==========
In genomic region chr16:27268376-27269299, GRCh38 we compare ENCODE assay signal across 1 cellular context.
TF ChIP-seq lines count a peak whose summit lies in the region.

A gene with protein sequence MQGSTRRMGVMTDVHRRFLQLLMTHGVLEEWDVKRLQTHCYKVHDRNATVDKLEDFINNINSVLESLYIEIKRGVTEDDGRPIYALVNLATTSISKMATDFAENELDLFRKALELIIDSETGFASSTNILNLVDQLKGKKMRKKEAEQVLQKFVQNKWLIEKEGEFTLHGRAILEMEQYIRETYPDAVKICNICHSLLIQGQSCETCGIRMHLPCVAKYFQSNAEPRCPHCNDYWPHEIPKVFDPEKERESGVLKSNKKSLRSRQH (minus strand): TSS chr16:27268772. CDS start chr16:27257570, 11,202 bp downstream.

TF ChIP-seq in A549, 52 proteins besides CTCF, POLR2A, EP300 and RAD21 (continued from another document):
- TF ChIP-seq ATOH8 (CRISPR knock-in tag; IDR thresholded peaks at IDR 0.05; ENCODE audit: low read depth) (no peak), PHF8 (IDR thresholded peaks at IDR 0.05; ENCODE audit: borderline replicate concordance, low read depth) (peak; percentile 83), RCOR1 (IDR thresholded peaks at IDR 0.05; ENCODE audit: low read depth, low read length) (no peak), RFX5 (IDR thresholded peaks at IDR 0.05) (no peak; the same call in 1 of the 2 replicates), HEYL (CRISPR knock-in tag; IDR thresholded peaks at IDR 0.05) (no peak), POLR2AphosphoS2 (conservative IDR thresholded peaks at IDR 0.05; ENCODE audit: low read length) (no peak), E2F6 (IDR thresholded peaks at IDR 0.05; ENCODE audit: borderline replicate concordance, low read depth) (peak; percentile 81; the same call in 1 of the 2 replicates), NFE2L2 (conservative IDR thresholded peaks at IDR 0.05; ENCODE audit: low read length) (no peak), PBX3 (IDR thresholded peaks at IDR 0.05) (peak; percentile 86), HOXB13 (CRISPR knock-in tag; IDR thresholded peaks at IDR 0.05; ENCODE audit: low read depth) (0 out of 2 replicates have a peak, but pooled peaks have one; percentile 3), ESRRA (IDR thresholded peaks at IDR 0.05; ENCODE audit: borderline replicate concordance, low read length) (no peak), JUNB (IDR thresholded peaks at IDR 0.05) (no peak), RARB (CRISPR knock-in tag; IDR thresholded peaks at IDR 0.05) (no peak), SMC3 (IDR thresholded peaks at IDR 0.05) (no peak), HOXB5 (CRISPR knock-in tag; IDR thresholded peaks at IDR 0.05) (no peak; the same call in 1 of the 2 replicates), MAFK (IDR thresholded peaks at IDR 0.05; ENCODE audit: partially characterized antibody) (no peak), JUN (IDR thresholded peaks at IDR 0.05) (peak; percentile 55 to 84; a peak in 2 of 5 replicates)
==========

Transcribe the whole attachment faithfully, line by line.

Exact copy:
In genomic region chr16:27268376-27269299, GRCh38 we compare ENCODE assay signal across 1 cellular context.
TF ChIP-seq lines count a peak whose summit lies in the region.

A gene with protein sequence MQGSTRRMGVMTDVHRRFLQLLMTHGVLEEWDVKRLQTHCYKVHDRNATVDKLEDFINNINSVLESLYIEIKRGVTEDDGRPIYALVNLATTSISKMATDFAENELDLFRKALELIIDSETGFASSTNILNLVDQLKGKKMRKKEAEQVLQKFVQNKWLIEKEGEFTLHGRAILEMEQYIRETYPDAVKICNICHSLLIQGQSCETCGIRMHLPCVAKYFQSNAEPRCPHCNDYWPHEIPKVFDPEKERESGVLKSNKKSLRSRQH (minus strand): TSS chr16:27268772. CDS start chr16:27257570, 11,202 bp downstream.

TF ChIP-seq in A549, 52 proteins besides CTCF, POLR2A, EP300 and RAD21 (continued from another document):
- TF ChIP-seq ATOH8 (CRISPR knock-in tag; IDR thresholded peaks at IDR 0.05; ENCODE audit: low read depth) (no peak), PHF8 (IDR thresholded peaks at IDR 0.05; ENCODE audit: borderline replicate concordance, low read depth) (peak; percentile 83), RCOR1 (IDR thresholded peaks at IDR 0.05; ENCODE audit: low read depth, low read length) (no peak), RFX5 (IDR thresholded peaks at IDR 0.05) (no peak; the same call in 1 of the 2 replicates), HEYL (CRISPR knock-in tag; IDR thresholded peaks at IDR 0.05) (no peak), POLR2AphosphoS2 (conservative IDR thresholded peaks at IDR 0.05; ENCODE audit: low read length) (no peak), E2F6 (IDR thresholded peaks at IDR 0.05; ENCODE audit: borderline replicate concordance, low read depth) (peak; percentile 81; the same call in 1 of the 2 replicates), NFE2L2 (conservative IDR thresholded peaks at IDR 0.05; ENCODE audit: low read length) (no peak), PBX3 (IDR thresholded peaks at IDR 0.05) (peak; percentile 86), HOXB13 (CRISPR knock-in tag; IDR thresholded peaks at IDR 0.05; ENCODE audit: low read depth) (0 out of 2 replicates have a peak, but pooled peaks have one; percentile 3), ESRRA (IDR thresholded peaks at IDR 0.05; ENCODE audit: borderline replicate concordance, low read length) (no peak), JUNB (IDR thresholded peaks at IDR 0.05) (no peak), RARB (CRISPR knock-in tag; IDR thresholded peaks at IDR 0.05) (no peak), SMC3 (IDR thresholded peaks at IDR 0.05) (no peak), HOXB5 (CRISPR knock-in tag; IDR thresholded peaks at IDR 0.05) (no peak; the same call in 1 of the 2 replicates), MAFK (IDR thresholded peaks at IDR 0.05; ENCODE audit: partially characterized antibody) (no peak), JUN (IDR thresholded peaks at IDR 0.05) (peak; percentile 55 to 84; a peak in 2 of 5 replicates)